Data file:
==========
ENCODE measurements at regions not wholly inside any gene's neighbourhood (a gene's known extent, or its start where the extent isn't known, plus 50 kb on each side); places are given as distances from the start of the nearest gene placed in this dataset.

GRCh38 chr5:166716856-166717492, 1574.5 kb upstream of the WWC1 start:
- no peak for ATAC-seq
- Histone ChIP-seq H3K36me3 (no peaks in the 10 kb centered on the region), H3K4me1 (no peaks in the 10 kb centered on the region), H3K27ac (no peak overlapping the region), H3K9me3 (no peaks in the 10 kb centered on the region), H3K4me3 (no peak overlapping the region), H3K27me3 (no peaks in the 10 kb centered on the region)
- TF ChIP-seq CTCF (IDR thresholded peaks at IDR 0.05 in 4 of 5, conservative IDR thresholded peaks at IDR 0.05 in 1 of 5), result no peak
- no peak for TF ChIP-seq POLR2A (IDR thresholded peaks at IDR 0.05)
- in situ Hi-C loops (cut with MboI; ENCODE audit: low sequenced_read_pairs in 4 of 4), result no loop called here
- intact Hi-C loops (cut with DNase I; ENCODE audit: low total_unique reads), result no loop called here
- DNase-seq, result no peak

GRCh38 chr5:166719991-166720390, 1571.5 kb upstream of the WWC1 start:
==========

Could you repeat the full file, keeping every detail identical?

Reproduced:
ENCODE measurements at regions not wholly inside any gene's neighbourhood (a gene's known extent, or its start where the extent isn't known, plus 50 kb on each side); places are given as distances from the start of the nearest gene placed in this dataset.

GRCh38 chr5:166716856-166717492, 1574.5 kb upstream of the WWC1 start:
- no peak for ATAC-seq
- Histone ChIP-seq H3K36me3 (no peaks in the 10 kb centered on the region), H3K4me1 (no peaks in the 10 kb centered on the region), H3K27ac (no peak overlapping the region), H3K9me3 (no peaks in the 10 kb centered on the region), H3K4me3 (no peak overlapping the region), H3K27me3 (no peaks in the 10 kb centered on the region)
- TF ChIP-seq CTCF (IDR thresholded peaks at IDR 0.05 in 4 of 5, conservative IDR thresholded peaks at IDR 0.05 in 1 of 5), result no peak
- no peak for TF ChIP-seq POLR2A (IDR thresholded peaks at IDR 0.05)
- in situ Hi-C loops (cut with MboI; ENCODE audit: low sequenced_read_pairs in 4 of 4), result no loop called here
- intact Hi-C loops (cut with DNase I; ENCODE audit: low total_unique reads), result no loop called here
- DNase-seq, result no peak

GRCh38 chr5:166719991-166720390, 1571.5 kb upstream of the WWC1 start: